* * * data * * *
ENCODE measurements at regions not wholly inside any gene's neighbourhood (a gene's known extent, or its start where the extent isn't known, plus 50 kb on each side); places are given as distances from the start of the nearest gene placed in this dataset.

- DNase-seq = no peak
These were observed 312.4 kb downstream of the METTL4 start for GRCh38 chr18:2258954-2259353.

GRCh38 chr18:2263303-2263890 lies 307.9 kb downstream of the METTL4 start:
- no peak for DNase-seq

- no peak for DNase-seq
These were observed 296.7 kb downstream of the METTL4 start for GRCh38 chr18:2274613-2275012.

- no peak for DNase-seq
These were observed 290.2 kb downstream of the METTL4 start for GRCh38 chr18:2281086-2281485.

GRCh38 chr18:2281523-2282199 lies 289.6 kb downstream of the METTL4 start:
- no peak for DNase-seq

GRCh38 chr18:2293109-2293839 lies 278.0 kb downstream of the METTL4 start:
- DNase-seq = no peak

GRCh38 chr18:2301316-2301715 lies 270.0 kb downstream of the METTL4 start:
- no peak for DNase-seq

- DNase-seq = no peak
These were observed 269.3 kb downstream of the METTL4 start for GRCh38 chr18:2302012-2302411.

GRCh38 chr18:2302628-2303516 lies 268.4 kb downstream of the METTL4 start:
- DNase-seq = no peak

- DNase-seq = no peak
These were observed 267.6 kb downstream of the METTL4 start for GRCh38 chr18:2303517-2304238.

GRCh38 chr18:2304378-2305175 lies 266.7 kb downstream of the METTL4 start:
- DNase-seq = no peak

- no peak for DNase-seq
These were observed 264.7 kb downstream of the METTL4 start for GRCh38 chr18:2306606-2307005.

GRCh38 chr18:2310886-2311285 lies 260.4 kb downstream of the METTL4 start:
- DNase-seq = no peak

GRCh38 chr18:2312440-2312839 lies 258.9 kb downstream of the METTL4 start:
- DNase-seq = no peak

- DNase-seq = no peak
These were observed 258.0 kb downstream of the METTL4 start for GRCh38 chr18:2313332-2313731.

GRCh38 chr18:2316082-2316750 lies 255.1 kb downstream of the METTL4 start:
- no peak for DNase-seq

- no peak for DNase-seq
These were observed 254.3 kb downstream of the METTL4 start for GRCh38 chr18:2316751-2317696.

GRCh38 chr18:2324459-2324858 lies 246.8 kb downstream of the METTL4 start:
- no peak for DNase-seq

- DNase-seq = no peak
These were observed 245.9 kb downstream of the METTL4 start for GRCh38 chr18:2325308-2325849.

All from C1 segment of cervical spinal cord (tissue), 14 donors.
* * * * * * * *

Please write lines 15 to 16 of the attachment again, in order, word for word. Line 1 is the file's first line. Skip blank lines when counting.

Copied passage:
- no peak for DNase-seq

- DNase-seq = no peak